# Circuits for Beginners

This course introduces DC (direct current) circuits and is typically the first course an undergraduate student in electrical engineering would take. We learn about voltage, current, and power, while building and analyzing progressively more complex circuits. We also learn about typical electrical test equipment; this course is not merely a “whiteboard-style” course, but we actually build and measure a number of real circuits.

### There is one session available:

After a course session ends, it will be archived.
Starts Sep 17
Estimated 6 weeks
2–3 hours per week
Self-paced
Free

We start from the very beginning in electronics. What is voltage? What does it physically mean? What is current? What happens in a circuit and how can things like power consumption be calculated?

In this course we learn how to analyze circuits through a variety of methods, including the Kirchoff voltage and current laws, superposition, Node Voltage Analysis, Thevenin’s Theorem and concepts such as impedance matching and maximum power transfer. These are useful to predict the performance of circuits.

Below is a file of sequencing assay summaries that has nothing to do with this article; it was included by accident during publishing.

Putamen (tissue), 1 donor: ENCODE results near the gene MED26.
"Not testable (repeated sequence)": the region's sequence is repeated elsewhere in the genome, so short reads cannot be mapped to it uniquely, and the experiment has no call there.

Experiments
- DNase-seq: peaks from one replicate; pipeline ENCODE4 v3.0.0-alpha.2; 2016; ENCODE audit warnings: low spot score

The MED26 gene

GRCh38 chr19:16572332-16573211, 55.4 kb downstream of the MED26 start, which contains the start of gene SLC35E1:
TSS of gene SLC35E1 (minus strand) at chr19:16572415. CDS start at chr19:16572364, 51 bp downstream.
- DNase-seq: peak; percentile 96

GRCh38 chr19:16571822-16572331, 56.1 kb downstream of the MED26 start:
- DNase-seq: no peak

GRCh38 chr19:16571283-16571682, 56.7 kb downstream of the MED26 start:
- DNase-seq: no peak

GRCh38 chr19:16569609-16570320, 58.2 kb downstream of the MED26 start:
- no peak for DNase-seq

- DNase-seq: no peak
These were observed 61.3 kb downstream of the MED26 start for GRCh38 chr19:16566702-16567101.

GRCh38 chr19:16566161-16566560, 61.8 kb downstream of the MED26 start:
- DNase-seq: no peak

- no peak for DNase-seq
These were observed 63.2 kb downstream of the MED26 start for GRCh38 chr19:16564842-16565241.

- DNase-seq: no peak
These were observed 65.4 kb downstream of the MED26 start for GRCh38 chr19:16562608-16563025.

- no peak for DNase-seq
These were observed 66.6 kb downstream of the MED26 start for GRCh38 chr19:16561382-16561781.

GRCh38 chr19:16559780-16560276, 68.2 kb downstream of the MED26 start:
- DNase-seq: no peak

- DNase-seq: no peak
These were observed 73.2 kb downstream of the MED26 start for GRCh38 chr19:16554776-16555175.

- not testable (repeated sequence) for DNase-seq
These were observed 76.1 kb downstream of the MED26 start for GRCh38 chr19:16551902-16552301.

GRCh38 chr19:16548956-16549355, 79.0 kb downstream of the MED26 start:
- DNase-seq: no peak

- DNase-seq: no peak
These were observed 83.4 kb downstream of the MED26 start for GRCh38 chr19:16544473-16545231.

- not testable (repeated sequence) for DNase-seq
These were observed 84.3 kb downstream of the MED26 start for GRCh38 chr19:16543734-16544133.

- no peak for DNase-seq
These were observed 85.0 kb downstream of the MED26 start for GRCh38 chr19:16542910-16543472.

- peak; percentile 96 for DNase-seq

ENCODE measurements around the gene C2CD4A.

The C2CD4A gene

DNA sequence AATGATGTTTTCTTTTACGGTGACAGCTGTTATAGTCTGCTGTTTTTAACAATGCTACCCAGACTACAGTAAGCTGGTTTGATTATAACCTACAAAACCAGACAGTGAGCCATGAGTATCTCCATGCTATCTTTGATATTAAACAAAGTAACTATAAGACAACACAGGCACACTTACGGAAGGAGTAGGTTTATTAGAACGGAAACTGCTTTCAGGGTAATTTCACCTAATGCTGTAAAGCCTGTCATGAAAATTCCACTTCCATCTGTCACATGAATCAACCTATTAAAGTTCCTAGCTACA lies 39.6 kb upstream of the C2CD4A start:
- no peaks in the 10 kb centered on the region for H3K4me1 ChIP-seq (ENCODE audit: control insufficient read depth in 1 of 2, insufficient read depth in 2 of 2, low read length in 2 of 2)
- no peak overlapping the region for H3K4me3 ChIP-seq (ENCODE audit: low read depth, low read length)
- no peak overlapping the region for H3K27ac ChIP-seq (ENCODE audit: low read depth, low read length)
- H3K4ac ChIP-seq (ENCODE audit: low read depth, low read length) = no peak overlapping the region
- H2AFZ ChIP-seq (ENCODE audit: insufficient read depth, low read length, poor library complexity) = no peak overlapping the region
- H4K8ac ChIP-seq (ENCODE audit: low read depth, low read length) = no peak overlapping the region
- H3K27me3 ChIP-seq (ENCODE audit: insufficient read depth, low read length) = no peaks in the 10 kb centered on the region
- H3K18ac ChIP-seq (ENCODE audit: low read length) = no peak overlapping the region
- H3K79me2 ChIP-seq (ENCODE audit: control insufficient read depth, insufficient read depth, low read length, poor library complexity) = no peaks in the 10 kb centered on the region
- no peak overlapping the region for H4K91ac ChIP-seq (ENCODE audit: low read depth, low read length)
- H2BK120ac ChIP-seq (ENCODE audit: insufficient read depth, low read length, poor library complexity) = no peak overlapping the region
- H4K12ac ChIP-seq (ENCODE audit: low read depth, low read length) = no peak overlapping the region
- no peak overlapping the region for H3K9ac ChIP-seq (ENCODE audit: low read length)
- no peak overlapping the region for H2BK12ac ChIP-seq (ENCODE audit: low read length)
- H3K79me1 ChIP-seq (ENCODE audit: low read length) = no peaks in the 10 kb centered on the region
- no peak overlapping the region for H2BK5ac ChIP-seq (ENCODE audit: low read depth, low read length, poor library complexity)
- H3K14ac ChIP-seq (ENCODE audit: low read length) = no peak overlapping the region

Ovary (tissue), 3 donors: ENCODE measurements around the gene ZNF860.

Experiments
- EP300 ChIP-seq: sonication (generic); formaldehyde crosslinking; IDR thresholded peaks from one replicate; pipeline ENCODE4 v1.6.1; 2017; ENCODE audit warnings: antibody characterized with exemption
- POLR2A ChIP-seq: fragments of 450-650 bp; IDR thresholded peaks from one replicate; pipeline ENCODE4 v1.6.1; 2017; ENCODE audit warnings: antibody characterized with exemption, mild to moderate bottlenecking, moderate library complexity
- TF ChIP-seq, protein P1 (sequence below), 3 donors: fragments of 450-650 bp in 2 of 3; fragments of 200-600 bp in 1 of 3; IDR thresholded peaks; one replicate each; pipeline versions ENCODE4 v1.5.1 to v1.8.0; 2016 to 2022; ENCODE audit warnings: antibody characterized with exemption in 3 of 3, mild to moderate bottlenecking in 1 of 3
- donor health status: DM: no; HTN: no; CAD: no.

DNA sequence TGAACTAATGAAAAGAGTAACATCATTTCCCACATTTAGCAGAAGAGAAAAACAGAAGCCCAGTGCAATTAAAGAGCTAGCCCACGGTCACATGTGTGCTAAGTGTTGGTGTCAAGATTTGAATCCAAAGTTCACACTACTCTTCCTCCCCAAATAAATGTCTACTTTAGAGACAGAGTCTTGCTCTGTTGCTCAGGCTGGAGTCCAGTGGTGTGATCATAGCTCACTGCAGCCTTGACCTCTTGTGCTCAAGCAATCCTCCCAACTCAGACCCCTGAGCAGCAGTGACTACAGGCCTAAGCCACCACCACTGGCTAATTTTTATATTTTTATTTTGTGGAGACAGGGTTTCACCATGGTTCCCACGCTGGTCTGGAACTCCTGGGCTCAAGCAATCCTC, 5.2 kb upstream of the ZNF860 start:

We look at various types of equipment used for electrical circuit measurements, including power supplies, multimeters, oscilloscopes, and function generators. At the end of the course, students will be able to use transistors to switch components on and off, as well as understand resistors, capacitors, inductors, diodes, and batteries. One of the circuits built in the course is a light sensing circuit.

### At a glance

• Institution: NUS
• Subject: Engineering
• Level: Introductory
• Prerequisites:

No prerequisites in electronics needed. Students need an understanding of calculus (i.e., how to take a derivative).

• Language: English
• Video Transcript: English

# What you'll learn

Skip What you'll learn
• What is voltage?
• What is current?
• What is power?
• How are these calculated?
• Circuit analysis methods
• Electrical measurement equipment
• How to calculate voltage, current, and power
• How to use resistors, capacitors, inductors, diodes in circuits
• How a transistor can function as a switch
• Impedance matching
• How to transfer maximum power in a circuit
• How to choose components (power ratings)
• Basic sensor circuits

# Syllabus

Skip Syllabus

Week Theme

1. Introduction

2. Resistors, Kirchoff’s Voltage and Current Laws

3. Linear Circuit Analysis

4. Capacitors, Inductors, and LEDs

5. Time Dependence in Circuits

6. Thevenin-Equivalent Circuits/Input and Output Impedance